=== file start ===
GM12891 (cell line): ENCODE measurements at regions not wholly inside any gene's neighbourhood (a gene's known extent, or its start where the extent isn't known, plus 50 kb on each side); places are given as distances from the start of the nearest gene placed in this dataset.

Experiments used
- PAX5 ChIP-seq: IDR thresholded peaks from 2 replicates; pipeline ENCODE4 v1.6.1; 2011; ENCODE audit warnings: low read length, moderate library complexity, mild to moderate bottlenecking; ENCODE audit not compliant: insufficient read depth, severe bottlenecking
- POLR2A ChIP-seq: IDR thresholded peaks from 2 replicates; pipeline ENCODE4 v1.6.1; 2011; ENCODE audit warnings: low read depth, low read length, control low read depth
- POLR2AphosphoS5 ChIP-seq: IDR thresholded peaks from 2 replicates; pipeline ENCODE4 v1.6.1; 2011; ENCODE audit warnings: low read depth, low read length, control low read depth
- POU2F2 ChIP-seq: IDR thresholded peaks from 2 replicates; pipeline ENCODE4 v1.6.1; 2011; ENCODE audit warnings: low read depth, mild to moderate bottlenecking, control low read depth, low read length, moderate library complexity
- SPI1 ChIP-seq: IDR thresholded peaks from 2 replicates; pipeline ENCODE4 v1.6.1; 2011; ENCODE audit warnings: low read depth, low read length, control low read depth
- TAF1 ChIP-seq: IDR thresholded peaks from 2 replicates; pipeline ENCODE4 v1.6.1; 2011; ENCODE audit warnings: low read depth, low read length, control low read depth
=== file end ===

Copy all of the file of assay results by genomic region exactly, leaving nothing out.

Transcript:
GM12891 (cell line): ENCODE measurements at regions not wholly inside any gene's neighbourhood (a gene's known extent, or its start where the extent isn't known, plus 50 kb on each side); places are given as distances from the start of the nearest gene placed in this dataset.

Experiments used
- PAX5 ChIP-seq: IDR thresholded peaks from 2 replicates; pipeline ENCODE4 v1.6.1; 2011; ENCODE audit warnings: low read length, moderate library complexity, mild to moderate bottlenecking; ENCODE audit not compliant: insufficient read depth, severe bottlenecking
- POLR2A ChIP-seq: IDR thresholded peaks from 2 replicates; pipeline ENCODE4 v1.6.1; 2011; ENCODE audit warnings: low read depth, low read length, control low read depth
- POLR2AphosphoS5 ChIP-seq: IDR thresholded peaks from 2 replicates; pipeline ENCODE4 v1.6.1; 2011; ENCODE audit warnings: low read depth, low read length, control low read depth
- POU2F2 ChIP-seq: IDR thresholded peaks from 2 replicates; pipeline ENCODE4 v1.6.1; 2011; ENCODE audit warnings: low read depth, mild to moderate bottlenecking, control low read depth, low read length, moderate library complexity
- SPI1 ChIP-seq: IDR thresholded peaks from 2 replicates; pipeline ENCODE4 v1.6.1; 2011; ENCODE audit warnings: low read depth, low read length, control low read depth
- TAF1 ChIP-seq: IDR thresholded peaks from 2 replicates; pipeline ENCODE4 v1.6.1; 2011; ENCODE audit warnings: low read depth, low read length, control low read depth